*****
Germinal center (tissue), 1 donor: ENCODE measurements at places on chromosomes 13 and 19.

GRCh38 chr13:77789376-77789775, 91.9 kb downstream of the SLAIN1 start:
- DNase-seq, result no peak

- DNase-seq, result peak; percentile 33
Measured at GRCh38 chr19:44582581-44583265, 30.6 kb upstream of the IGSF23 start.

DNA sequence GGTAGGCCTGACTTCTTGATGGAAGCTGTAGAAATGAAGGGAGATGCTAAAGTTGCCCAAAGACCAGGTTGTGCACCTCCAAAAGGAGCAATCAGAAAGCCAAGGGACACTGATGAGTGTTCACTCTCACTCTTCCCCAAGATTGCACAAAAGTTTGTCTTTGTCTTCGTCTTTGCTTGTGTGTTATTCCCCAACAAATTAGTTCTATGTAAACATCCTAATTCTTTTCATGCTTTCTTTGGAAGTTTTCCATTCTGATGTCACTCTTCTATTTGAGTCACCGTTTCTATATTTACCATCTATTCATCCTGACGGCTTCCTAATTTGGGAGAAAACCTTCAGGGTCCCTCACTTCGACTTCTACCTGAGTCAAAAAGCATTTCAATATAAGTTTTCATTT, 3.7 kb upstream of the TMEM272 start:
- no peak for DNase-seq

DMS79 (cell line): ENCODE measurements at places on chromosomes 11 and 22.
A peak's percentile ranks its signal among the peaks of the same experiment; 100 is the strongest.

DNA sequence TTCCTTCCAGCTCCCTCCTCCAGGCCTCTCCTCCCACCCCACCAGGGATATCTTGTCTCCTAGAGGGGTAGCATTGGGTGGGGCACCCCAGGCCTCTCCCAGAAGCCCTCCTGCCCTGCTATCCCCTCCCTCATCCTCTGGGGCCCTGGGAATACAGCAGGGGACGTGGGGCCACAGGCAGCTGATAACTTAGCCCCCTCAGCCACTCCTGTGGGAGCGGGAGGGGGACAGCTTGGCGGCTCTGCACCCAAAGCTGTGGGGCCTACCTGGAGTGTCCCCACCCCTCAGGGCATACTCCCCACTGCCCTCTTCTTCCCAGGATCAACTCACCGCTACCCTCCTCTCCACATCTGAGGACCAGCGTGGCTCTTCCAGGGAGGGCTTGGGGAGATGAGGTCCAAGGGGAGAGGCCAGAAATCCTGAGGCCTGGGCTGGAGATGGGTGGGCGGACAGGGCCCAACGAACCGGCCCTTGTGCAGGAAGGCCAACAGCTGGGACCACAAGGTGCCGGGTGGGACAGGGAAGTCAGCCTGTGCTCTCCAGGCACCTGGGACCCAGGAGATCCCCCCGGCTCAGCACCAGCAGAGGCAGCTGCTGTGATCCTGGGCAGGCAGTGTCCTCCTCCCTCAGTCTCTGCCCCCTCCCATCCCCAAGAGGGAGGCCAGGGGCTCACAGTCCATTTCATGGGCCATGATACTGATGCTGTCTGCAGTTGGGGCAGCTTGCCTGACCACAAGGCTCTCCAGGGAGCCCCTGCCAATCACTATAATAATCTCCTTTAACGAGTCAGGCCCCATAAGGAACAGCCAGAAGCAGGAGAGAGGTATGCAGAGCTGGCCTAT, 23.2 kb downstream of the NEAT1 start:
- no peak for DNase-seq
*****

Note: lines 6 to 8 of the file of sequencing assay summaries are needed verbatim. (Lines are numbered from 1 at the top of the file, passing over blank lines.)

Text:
DNA sequence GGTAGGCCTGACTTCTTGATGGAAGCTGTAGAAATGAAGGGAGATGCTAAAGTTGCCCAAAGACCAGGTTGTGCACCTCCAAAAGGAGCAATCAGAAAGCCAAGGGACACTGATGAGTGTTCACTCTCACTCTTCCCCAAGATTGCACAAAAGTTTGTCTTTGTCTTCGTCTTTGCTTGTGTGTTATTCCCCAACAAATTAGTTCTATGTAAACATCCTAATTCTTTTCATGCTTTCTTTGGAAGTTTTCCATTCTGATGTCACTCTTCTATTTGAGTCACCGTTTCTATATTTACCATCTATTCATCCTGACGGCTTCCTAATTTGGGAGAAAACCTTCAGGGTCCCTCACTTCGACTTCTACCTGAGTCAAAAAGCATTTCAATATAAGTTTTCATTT, 3.7 kb upstream of the TMEM272 start:
- no peak for DNase-seq

DMS79 (cell line): ENCODE measurements at places on chromosomes 11 and 22.